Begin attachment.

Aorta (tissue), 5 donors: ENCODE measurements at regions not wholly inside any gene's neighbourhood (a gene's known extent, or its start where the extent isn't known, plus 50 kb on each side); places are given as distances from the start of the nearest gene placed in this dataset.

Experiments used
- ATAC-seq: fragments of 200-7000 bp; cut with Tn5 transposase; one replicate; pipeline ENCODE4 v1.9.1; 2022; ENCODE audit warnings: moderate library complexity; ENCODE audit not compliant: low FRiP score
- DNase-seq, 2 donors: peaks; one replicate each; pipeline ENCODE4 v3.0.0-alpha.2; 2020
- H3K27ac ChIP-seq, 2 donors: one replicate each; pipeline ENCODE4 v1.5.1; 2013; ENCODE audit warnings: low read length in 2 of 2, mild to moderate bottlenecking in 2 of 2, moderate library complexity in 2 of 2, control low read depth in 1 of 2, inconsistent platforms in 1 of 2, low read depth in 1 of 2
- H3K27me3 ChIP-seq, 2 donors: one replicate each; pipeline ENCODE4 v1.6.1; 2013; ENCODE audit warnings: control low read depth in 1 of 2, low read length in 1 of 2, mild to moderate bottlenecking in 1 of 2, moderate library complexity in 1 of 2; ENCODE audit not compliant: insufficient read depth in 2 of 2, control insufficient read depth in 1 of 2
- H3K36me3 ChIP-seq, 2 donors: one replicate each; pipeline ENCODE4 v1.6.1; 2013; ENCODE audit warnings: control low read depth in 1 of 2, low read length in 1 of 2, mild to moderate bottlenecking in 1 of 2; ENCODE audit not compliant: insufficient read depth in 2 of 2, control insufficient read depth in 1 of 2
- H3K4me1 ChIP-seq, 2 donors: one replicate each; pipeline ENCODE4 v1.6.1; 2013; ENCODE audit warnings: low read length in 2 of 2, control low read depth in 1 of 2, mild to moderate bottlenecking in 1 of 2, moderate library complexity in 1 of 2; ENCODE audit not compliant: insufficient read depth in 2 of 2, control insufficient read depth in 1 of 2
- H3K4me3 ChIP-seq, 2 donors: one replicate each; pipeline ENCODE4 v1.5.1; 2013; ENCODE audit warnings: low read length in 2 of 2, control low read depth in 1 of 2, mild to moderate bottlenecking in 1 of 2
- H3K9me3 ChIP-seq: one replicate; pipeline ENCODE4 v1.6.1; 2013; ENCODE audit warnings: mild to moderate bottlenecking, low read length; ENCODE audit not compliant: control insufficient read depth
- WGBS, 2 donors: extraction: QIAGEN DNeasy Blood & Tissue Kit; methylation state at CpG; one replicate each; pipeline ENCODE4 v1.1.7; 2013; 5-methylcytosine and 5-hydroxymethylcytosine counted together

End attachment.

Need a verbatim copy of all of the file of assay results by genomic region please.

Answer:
Aorta (tissue), 5 donors: ENCODE measurements at regions not wholly inside any gene's neighbourhood (a gene's known extent, or its start where the extent isn't known, plus 50 kb on each side); places are given as distances from the start of the nearest gene placed in this dataset.

Experiments used
- ATAC-seq: fragments of 200-7000 bp; cut with Tn5 transposase; one replicate; pipeline ENCODE4 v1.9.1; 2022; ENCODE audit warnings: moderate library complexity; ENCODE audit not compliant: low FRiP score
- DNase-seq, 2 donors: peaks; one replicate each; pipeline ENCODE4 v3.0.0-alpha.2; 2020
- H3K27ac ChIP-seq, 2 donors: one replicate each; pipeline ENCODE4 v1.5.1; 2013; ENCODE audit warnings: low read length in 2 of 2, mild to moderate bottlenecking in 2 of 2, moderate library complexity in 2 of 2, control low read depth in 1 of 2, inconsistent platforms in 1 of 2, low read depth in 1 of 2
- H3K27me3 ChIP-seq, 2 donors: one replicate each; pipeline ENCODE4 v1.6.1; 2013; ENCODE audit warnings: control low read depth in 1 of 2, low read length in 1 of 2, mild to moderate bottlenecking in 1 of 2, moderate library complexity in 1 of 2; ENCODE audit not compliant: insufficient read depth in 2 of 2, control insufficient read depth in 1 of 2
- H3K36me3 ChIP-seq, 2 donors: one replicate each; pipeline ENCODE4 v1.6.1; 2013; ENCODE audit warnings: control low read depth in 1 of 2, low read length in 1 of 2, mild to moderate bottlenecking in 1 of 2; ENCODE audit not compliant: insufficient read depth in 2 of 2, control insufficient read depth in 1 of 2
- H3K4me1 ChIP-seq, 2 donors: one replicate each; pipeline ENCODE4 v1.6.1; 2013; ENCODE audit warnings: low read length in 2 of 2, control low read depth in 1 of 2, mild to moderate bottlenecking in 1 of 2, moderate library complexity in 1 of 2; ENCODE audit not compliant: insufficient read depth in 2 of 2, control insufficient read depth in 1 of 2
- H3K4me3 ChIP-seq, 2 donors: one replicate each; pipeline ENCODE4 v1.5.1; 2013; ENCODE audit warnings: low read length in 2 of 2, control low read depth in 1 of 2, mild to moderate bottlenecking in 1 of 2
- H3K9me3 ChIP-seq: one replicate; pipeline ENCODE4 v1.6.1; 2013; ENCODE audit warnings: mild to moderate bottlenecking, low read length; ENCODE audit not compliant: control insufficient read depth
- WGBS, 2 donors: extraction: QIAGEN DNeasy Blood & Tissue Kit; methylation state at CpG; one replicate each; pipeline ENCODE4 v1.1.7; 2013; 5-methylcytosine and 5-hydroxymethylcytosine counted together